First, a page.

Conclusion
The better performance of the SP cohort in physical examination/procedural skills might be explained by the requirement for patient compliance and cooperation, facilitated by good generic communication skills. We recommend a volunteer SP program as an effective and efficient way to improve CST among junior medical students.

Citations

Citations to this article as recorded by  
  • A cost analysis of a 5-day simulation-based learning program for speech-language pathology student training
    Elizabeth C. Ward, Emma Caird, Saval Khanal, Sanjeewa Kularatna, Joshua Byrnes, Adriana Penman, Sue Mcallister, Stacey Baldac, Elizabeth Cardell, Rachel Davenport, Bronwyn Davidson, Sally Hewat, Simone Howells, Patricia Mccabe, Alison Purcell, Joanne Walt
    International Journal of Speech-Language Pathology.2023; 25(5): 688.     CrossRef
  • Perception of simulation-based first-aid training by medical students: a qualitative descriptive study
    Lukáš Plch, Daniel Barvík, Tereza Prokopová, Aneta Pilátová, Tereza Vafková, Jiří Zounek
    SN Social Sciences.2023;[Epub]     CrossRef
  • Application of objective structured clinical examination (OSCE) for the evaluation of Kampo medicine training
    Marie Amitani, Haruka Amitani, Hajime Suzuki, Suguru Kawazu, Kimiko Mizuma, Kojiro Yamaguchi, Toshimichi Oki, Hideaki Nitta, Takuro Sonoda, Keiko Kawano, Yasuhiro Tanaka, Nanami Uto, Rie Ibusuki, Ryutaro Arita, Shin Takayama, Tadamichi Mitsuma, Toshiro Ta
    BMC Medical Education.2022;[Epub]     CrossRef
  • The Use of Simulated Patients Is more Effective than Student Role Playing in Fostering Patient-Centred Attitudes during Communication Skills Training: A Mixed Method Study
    Stanislaw Gorski, Anna Prokop-Dorner, Michal Pers, Agata Stalmach-Przygoda, Łukasz Malecki, Grzegorz Cebula, Katrien Bombeke, Mauro Henrique Nogueira Guimarães Abreu
    BioMed Research International.2022; 2022: 1.     CrossRef
  • Improved detection of patient centeredness in objective structured clinical examinations through authentic scenario design
    Kye-Yeung Park, Hoon-Ki Park, Hwan-Sik Hwang, Sang-Ho Yoo, Jae-Sook Ryu, Jong-Hoon Kim
    Patient Education and Counseling.2021; 104(5): 1094.     CrossRef
  • Interventions for improving medical students' interpersonal communication in medical consultations
    Conor Gilligan, Martine Powell, Marita C Lynagh, Bernadette M Ward, Chris Lonsdale, Pam Harvey, Erica L James, Dominique Rich, Sari P Dewi, Smriti Nepal, Hayley A Croft, Jonathan Silverman
    Cochrane Database of Systematic Reviews.2021;[Epub]     CrossRef
  • Empirical analysis comparing the tele-objective structured clinical examination and the in-person assessment in Australia
    Jonathan Zachary Felthun, Silas Taylor, Boaz Shulruf, Digby Wigram Allen
    Journal of Educational Evaluation for Health Professions.2021; 18: 23.     CrossRef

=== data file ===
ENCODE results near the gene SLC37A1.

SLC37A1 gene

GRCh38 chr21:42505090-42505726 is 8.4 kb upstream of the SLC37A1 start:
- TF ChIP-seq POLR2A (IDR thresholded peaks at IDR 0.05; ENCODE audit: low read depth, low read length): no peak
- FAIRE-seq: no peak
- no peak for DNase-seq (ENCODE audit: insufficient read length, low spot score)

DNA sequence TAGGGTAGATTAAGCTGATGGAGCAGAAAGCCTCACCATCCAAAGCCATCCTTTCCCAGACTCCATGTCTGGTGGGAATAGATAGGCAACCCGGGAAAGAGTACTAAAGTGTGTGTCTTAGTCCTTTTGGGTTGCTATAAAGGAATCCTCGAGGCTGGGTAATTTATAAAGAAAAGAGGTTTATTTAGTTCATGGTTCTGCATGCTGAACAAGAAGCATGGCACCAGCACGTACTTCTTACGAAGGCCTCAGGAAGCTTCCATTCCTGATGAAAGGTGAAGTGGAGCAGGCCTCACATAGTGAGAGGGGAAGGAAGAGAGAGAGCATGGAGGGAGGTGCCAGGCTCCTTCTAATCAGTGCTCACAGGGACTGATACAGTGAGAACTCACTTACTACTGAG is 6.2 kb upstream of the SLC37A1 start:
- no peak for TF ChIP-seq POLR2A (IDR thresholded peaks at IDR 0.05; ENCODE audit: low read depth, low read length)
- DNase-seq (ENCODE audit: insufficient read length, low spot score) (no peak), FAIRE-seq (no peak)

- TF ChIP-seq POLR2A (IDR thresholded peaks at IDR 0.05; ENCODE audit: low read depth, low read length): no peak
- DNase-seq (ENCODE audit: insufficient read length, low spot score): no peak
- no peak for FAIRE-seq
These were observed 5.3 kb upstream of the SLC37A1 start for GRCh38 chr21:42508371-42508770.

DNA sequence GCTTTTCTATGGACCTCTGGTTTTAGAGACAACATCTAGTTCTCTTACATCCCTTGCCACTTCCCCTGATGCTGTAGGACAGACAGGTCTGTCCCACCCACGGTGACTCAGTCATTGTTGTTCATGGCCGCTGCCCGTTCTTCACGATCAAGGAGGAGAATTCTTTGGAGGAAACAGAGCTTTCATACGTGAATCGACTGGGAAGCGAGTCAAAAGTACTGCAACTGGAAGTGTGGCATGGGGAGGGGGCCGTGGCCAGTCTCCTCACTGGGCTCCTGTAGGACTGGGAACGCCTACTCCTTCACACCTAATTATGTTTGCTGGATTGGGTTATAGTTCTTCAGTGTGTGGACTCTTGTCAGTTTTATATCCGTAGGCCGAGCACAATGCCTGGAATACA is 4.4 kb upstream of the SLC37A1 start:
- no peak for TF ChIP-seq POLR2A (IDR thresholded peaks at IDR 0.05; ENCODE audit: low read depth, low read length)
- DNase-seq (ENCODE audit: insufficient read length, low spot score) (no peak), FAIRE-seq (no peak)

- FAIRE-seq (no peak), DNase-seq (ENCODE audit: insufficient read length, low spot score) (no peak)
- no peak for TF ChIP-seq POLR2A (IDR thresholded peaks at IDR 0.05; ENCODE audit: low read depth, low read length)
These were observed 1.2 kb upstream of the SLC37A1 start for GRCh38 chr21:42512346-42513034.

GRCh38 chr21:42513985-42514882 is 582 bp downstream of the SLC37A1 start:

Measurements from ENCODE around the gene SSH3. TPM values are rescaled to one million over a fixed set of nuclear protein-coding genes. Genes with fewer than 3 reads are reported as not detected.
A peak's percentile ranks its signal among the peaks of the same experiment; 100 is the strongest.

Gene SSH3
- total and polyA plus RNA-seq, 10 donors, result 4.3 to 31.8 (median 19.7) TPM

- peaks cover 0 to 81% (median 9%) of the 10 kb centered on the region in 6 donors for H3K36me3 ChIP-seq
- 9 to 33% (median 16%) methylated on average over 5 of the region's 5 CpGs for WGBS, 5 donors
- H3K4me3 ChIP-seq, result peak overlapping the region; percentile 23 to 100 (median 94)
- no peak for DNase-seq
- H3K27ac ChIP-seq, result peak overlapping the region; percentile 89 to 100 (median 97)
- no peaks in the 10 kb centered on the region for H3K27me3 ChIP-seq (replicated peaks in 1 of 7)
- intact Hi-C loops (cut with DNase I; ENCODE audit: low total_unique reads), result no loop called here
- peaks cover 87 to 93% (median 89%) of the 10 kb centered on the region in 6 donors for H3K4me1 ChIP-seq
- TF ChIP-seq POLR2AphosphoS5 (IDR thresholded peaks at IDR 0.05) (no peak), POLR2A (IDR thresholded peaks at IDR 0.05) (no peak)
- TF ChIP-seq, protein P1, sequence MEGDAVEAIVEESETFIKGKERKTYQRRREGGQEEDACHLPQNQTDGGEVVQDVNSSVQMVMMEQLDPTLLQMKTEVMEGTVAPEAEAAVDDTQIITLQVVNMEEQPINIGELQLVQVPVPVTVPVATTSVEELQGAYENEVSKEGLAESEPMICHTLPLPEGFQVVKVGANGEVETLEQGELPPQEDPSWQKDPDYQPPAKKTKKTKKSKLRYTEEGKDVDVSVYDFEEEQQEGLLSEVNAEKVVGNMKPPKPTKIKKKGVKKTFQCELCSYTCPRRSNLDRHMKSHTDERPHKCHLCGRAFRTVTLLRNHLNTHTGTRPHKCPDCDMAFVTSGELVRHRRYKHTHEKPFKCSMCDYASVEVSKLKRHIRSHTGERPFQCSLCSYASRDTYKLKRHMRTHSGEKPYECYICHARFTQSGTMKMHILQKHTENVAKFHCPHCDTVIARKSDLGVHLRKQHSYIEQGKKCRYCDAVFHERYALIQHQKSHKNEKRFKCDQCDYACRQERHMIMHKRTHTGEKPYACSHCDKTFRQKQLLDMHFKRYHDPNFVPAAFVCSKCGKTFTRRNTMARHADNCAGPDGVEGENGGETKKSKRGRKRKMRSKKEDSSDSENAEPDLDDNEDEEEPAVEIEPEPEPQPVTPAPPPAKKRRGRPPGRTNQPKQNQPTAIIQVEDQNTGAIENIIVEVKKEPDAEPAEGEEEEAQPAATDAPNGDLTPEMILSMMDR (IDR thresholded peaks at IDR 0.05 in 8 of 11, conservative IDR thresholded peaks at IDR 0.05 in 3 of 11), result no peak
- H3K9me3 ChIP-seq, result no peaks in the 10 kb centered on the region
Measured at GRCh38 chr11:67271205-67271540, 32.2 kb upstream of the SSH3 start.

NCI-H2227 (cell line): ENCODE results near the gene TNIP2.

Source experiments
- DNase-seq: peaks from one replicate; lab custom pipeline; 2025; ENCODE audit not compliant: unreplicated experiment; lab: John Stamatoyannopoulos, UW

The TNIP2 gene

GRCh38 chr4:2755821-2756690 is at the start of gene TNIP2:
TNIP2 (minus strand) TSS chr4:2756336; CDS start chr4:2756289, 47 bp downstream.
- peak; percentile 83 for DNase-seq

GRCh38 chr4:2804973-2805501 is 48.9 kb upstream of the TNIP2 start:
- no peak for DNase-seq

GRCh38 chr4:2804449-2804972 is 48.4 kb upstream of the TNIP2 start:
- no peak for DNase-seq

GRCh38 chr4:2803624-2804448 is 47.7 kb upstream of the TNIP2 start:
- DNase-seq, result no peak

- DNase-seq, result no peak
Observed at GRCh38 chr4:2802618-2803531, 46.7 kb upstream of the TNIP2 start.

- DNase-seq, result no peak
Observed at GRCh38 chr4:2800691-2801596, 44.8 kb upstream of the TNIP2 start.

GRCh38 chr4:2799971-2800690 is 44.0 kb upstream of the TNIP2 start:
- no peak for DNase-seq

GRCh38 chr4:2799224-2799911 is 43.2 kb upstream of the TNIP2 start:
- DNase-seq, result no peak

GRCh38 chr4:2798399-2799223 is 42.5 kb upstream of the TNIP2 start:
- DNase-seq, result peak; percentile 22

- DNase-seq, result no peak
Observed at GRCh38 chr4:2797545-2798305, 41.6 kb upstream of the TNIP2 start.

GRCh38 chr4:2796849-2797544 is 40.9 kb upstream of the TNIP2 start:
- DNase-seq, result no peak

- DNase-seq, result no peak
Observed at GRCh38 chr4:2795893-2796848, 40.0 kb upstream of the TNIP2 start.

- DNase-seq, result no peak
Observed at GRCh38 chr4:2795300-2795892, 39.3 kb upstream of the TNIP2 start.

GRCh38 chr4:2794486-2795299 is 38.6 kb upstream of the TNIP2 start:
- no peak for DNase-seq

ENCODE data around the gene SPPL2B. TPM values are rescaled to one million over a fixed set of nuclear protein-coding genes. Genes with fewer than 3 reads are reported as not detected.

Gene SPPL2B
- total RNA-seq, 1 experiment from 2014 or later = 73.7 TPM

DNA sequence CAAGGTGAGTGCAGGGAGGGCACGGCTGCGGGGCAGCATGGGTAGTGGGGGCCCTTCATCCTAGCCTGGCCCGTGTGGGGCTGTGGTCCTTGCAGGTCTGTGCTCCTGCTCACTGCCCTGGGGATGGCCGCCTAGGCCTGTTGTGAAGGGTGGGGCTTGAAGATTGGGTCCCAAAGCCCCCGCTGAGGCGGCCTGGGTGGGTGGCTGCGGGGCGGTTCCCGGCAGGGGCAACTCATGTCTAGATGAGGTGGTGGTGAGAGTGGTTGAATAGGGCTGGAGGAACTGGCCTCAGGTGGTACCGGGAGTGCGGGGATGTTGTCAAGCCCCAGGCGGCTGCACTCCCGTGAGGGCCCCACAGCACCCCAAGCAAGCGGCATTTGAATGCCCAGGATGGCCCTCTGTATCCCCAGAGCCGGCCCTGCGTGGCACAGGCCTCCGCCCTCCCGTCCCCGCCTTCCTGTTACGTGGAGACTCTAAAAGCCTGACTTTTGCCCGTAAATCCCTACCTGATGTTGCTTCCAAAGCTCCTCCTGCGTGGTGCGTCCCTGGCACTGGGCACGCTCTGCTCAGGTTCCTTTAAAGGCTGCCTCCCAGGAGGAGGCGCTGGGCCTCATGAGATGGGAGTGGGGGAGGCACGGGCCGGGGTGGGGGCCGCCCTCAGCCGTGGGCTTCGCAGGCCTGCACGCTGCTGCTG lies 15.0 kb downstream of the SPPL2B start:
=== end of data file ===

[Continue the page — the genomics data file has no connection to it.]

• Raising rare disease awareness using red flags, role play simulation and patient educators: results of a novel educational workshop on Raynaud phenomenon and systemic sclerosis
    S. Sanges, M.-M. Farhat, M. Assaraf, J. Galland, E. Rivière, C. Roubille, M. Lambert, C. Yelnik, H. Maillard, V. Sobanski, G. Lefèvre, D. Launay, S. Morell-Dubois, E. Hachulla
    Orphanet Journal of Rare Diseases.2020;[Epub]     CrossRef
  • Improved clinical communication OSCE scores after simulation-based training: Results of a comparative study
    Alexandre Nuzzo, Alexy Tran-Dinh, Marie Courbebaisse, Hugo Peyre, Patrick Plaisance, Alexandre Matet, Brigitte Ranque, Albert Faye, Victoire de Lastours, Conor Gilligan
    PLOS ONE.2020; 15(9): e0238542.     CrossRef
  • Comparison of students' performance of objective structured clinical examination during clinical practice
    Jihye Yu, Sukyung Lee, Miran Kim, Janghoon Lee
    Korean Journal of Medical Education.2020; 32(3): 231.     CrossRef
Case report
Authenticity, acceptability, and feasibility of a hybrid gynecology station for the Papanicolaou test as part of a clinical skills examination in Korea  
Ji-Hyun Seo, Younglim Oh, Sunju Im, Do-Kyong Kim, Hyun-Hee Kong, HyeRin Roh
J Educ Eval Health Prof. 2018;15:4.   Published online February 13, 2018
DOI: https://doi.org/10.3352/jeehp.2018.15.4
  • 35,336 View
  • 315 Download
  • 3 Web of Science
  • 3 Crossref
AbstractAbstract PDFSupplementary Material
Purpose
The objective of this study was to evaluate the authenticity, acceptability, and feasibility of a hybrid station that combined a standardized patient encounter and a simulated Papanicolaou test.
Methods
We introduced a hybrid station in the routine clinical skills examination (CSE) for 335 third-year medical students at 4 universities in Korea from December 1 to December 3, 2014. After the tests, we conducted an anonymous survey on the authenticity, acceptability, and feasibility of the hybrid station.
Results